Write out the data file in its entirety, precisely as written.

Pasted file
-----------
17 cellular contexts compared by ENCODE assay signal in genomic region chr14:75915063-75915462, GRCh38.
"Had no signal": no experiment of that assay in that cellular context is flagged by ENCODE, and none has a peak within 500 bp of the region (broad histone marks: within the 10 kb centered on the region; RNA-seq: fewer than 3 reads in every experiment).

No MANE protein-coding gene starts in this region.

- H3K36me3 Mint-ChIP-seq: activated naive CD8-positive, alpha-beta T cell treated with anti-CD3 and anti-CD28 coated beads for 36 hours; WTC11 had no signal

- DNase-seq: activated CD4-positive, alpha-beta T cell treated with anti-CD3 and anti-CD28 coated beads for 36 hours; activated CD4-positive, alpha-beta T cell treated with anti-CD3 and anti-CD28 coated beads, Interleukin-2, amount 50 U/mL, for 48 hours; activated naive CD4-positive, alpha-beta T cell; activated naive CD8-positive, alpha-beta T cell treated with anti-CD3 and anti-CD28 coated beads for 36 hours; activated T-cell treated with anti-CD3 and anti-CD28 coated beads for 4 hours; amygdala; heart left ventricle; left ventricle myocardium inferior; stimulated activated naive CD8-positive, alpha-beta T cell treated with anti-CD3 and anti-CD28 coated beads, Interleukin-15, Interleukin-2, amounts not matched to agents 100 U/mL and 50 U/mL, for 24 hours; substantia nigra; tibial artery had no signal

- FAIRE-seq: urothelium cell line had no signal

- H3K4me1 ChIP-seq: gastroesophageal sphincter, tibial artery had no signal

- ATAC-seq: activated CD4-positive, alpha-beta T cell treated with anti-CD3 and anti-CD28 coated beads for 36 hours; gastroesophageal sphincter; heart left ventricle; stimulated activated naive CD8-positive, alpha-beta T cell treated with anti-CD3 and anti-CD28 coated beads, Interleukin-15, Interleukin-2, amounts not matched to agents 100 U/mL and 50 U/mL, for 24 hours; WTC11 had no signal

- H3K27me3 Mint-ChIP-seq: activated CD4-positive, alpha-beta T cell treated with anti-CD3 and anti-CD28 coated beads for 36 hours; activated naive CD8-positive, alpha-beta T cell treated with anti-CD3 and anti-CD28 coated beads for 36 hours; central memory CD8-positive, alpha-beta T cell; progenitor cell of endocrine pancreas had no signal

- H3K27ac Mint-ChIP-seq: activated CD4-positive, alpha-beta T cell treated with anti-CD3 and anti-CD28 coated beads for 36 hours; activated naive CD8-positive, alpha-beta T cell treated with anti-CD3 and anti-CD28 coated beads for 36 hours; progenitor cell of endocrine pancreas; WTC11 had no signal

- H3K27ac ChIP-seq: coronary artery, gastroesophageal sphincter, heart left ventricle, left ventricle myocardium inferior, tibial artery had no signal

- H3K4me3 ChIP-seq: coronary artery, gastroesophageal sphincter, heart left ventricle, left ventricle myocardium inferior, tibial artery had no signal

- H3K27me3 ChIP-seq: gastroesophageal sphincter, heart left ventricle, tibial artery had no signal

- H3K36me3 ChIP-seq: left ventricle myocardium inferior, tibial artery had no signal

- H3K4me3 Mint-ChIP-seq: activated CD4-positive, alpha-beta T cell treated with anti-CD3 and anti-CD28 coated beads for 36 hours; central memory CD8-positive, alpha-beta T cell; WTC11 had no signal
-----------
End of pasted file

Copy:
17 cellular contexts compared by ENCODE assay signal in genomic region chr14:75915063-75915462, GRCh38.
"Had no signal": no experiment of that assay in that cellular context is flagged by ENCODE, and none has a peak within 500 bp of the region (broad histone marks: within the 10 kb centered on the region; RNA-seq: fewer than 3 reads in every experiment).

No MANE protein-coding gene starts in this region.

- H3K36me3 Mint-ChIP-seq: activated naive CD8-positive, alpha-beta T cell treated with anti-CD3 and anti-CD28 coated beads for 36 hours; WTC11 had no signal

- DNase-seq: activated CD4-positive, alpha-beta T cell treated with anti-CD3 and anti-CD28 coated beads for 36 hours; activated CD4-positive, alpha-beta T cell treated with anti-CD3 and anti-CD28 coated beads, Interleukin-2, amount 50 U/mL, for 48 hours; activated naive CD4-positive, alpha-beta T cell; activated naive CD8-positive, alpha-beta T cell treated with anti-CD3 and anti-CD28 coated beads for 36 hours; activated T-cell treated with anti-CD3 and anti-CD28 coated beads for 4 hours; amygdala; heart left ventricle; left ventricle myocardium inferior; stimulated activated naive CD8-positive, alpha-beta T cell treated with anti-CD3 and anti-CD28 coated beads, Interleukin-15, Interleukin-2, amounts not matched to agents 100 U/mL and 50 U/mL, for 24 hours; substantia nigra; tibial artery had no signal

- FAIRE-seq: urothelium cell line had no signal

- H3K4me1 ChIP-seq: gastroesophageal sphincter, tibial artery had no signal

- ATAC-seq: activated CD4-positive, alpha-beta T cell treated with anti-CD3 and anti-CD28 coated beads for 36 hours; gastroesophageal sphincter; heart left ventricle; stimulated activated naive CD8-positive, alpha-beta T cell treated with anti-CD3 and anti-CD28 coated beads, Interleukin-15, Interleukin-2, amounts not matched to agents 100 U/mL and 50 U/mL, for 24 hours; WTC11 had no signal

- H3K27me3 Mint-ChIP-seq: activated CD4-positive, alpha-beta T cell treated with anti-CD3 and anti-CD28 coated beads for 36 hours; activated naive CD8-positive, alpha-beta T cell treated with anti-CD3 and anti-CD28 coated beads for 36 hours; central memory CD8-positive, alpha-beta T cell; progenitor cell of endocrine pancreas had no signal

- H3K27ac Mint-ChIP-seq: activated CD4-positive, alpha-beta T cell treated with anti-CD3 and anti-CD28 coated beads for 36 hours; activated naive CD8-positive, alpha-beta T cell treated with anti-CD3 and anti-CD28 coated beads for 36 hours; progenitor cell of endocrine pancreas; WTC11 had no signal

- H3K27ac ChIP-seq: coronary artery, gastroesophageal sphincter, heart left ventricle, left ventricle myocardium inferior, tibial artery had no signal

- H3K4me3 ChIP-seq: coronary artery, gastroesophageal sphincter, heart left ventricle, left ventricle myocardium inferior, tibial artery had no signal

- H3K27me3 ChIP-seq: gastroesophageal sphincter, heart left ventricle, tibial artery had no signal

- H3K36me3 ChIP-seq: left ventricle myocardium inferior, tibial artery had no signal

- H3K4me3 Mint-ChIP-seq: activated CD4-positive, alpha-beta T cell treated with anti-CD3 and anti-CD28 coated beads for 36 hours; central memory CD8-positive, alpha-beta T cell; WTC11 had no signal